• Routing and switching: Routers and switches efficiently forward data packets across different parts of the network.
  • Redundancy: Core networks are typically designed with backup routes and failover mechanisms to maximise reliability.
  • Authentication and security: Backbone networks use encryption, firewalls and other measures to prevent unauthorised access, data breaches or other cyberattacks
  • Traffic management: As core networks are centralised, they allow you to optimise the data flow, ensuring Quality of Service (QoS) to prioritise critical types of traffic.

Typically, backbone networks can accommodate much higher capacities than the local networks they serve. They’re usually designed to scale as you grow to meet the ever-increasing demand for data.

Types of backbone networks

Backbone networks vary in technology and scale, from local core networks to the internet backbone, which connects network service providers worldwide. However, most core networks have one of the following basic network topologies:

  • Serial backbone: A simple point-to-point connection links two or more connectivity devices, such as connecting a hub to a subnetwork.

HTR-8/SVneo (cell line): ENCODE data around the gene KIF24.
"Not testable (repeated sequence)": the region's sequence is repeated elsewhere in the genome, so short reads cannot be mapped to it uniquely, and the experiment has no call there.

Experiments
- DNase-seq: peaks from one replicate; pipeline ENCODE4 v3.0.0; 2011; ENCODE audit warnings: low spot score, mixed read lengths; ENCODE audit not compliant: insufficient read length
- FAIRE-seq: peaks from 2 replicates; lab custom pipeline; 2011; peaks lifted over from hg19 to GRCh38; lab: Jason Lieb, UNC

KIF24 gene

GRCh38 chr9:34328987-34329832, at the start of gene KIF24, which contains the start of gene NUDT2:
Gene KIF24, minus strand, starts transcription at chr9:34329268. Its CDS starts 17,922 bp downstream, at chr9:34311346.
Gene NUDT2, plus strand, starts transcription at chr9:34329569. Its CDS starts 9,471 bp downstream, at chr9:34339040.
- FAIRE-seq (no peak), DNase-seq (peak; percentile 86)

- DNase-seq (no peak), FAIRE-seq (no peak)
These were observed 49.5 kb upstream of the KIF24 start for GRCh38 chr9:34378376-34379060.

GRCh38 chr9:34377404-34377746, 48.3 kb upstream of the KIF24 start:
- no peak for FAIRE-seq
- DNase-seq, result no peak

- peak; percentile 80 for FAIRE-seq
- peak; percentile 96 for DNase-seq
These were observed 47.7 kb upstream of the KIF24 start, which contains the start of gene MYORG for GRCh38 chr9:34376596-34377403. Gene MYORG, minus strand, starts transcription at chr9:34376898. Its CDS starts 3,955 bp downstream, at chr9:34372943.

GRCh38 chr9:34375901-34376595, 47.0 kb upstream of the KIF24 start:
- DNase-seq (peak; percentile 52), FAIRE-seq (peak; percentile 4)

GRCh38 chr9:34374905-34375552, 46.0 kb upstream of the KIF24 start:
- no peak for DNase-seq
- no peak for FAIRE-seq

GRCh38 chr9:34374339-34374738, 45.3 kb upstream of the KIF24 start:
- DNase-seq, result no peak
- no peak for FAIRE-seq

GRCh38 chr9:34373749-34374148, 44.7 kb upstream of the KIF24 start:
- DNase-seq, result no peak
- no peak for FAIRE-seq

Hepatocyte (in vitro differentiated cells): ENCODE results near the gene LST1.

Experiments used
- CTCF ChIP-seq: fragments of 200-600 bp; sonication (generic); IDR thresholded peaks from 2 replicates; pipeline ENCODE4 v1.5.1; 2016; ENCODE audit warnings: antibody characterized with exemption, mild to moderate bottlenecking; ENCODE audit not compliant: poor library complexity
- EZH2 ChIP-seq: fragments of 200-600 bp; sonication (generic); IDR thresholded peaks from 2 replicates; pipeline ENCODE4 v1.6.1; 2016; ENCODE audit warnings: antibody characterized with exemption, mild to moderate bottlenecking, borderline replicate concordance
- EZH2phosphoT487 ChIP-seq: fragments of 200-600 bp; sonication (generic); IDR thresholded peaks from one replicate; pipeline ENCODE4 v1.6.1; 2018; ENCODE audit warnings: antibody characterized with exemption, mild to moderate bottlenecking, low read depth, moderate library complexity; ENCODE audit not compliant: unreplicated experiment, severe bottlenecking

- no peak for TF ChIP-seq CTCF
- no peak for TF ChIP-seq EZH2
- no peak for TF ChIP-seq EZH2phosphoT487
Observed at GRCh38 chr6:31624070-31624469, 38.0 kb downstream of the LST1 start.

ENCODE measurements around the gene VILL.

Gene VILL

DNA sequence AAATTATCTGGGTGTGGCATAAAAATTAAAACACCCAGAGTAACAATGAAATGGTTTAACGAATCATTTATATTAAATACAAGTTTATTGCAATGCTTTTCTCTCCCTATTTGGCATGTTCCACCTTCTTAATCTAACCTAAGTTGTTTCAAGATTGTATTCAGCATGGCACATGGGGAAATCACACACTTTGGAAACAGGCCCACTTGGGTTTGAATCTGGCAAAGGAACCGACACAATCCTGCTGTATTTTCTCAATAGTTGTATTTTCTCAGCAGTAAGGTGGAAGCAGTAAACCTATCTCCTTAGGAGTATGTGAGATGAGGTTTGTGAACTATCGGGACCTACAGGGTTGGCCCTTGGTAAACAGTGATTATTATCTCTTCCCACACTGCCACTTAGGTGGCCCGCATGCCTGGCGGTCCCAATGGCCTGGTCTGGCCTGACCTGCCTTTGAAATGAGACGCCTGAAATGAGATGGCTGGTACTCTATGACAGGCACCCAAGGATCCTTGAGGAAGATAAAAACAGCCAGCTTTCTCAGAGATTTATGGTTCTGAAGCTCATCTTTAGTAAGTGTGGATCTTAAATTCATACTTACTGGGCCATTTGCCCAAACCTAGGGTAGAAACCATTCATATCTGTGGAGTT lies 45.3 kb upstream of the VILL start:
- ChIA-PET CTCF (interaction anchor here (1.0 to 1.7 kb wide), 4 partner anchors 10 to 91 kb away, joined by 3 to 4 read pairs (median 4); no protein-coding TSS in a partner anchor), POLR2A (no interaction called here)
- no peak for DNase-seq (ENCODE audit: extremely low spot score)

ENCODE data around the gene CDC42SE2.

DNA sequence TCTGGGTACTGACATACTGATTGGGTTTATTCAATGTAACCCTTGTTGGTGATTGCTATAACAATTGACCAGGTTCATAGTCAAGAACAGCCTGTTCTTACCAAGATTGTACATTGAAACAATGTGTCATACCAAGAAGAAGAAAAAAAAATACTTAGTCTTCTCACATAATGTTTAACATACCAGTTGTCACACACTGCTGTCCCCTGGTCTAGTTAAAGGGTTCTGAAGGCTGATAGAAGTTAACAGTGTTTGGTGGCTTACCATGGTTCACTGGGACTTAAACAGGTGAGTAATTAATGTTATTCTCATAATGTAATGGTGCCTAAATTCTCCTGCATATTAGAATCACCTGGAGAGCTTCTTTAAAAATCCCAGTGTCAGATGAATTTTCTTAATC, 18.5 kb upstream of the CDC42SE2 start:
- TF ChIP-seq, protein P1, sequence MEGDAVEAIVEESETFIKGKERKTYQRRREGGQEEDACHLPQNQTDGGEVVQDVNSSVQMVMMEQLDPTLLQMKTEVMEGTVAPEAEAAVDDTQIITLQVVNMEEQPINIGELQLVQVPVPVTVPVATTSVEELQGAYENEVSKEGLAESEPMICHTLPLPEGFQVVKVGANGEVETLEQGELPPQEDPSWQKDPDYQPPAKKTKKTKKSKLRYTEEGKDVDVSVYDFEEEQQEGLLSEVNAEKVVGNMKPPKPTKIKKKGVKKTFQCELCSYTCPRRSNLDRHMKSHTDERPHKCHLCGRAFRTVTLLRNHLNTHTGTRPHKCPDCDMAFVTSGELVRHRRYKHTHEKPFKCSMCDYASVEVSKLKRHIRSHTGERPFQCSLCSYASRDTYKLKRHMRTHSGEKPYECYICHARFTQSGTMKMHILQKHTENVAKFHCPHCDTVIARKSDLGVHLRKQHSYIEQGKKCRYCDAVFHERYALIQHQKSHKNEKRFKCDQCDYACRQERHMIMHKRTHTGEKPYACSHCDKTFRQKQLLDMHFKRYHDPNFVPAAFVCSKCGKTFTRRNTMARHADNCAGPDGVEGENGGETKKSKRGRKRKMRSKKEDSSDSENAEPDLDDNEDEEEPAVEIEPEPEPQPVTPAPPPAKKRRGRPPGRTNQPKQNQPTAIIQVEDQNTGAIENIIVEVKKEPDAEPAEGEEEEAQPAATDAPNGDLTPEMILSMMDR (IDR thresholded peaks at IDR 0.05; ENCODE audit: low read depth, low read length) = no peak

• Distributed backbone: Numerous connectivity devices link to various central hubs, switches, or routers in a layered hierarchy, which is typically used for most large core networks.
  • Collapsed backbone: All connectivity devices link back to a central location in a star topology, which is easy to manage but has a single point of failure.
  • Parallel backbone: Connectivity devices link to a central location but with duplicate connections providing redundancy and resilience.

Backbone network solutions

To sum up, backbone networks are vital components of large-scale networks, ensuring network performance for both service providers and end users. Core networks give you:

  • Seamless connectivity to grow your network
  • Redundancy and resilience to ensure customer experience
  • Flexibility and scalability to meet growing demand

At Neos Networks, we provide backbone networks and backhaul services for businesses across the UK. Optical connectivity is the fabric of any large backbone network, and we offer a range of optical wavelength services to suit your business’s needs with:

  • High availability: Up to 99.95% uptime across our UK-wide network
  • Ultrafast connections: Choose between 10Gbps, 100Gbps and 400Gbps
  • Flexibility: Connectivity options to suit your business and customers nationwide

We’ve already helped several service providers achieve their ambitious growth plans, including:

  • Jisc: Enabling their mission-critical national backbone for education and research facilities across the UK
  • CityFibre: Deploying a Dark Fibre backbone network for their UK fibre-to-the-premises (FTTP) services on the south coast
  • Gigabit Networks: Providing exchange backhaul to supercharge their connectivity in the ‘Golden Triangle’ of Nottingham, Leicester and Derby

To see how we could boost your connectivity across the UK, download our network map. We’ll be happy to help you supercharge your network.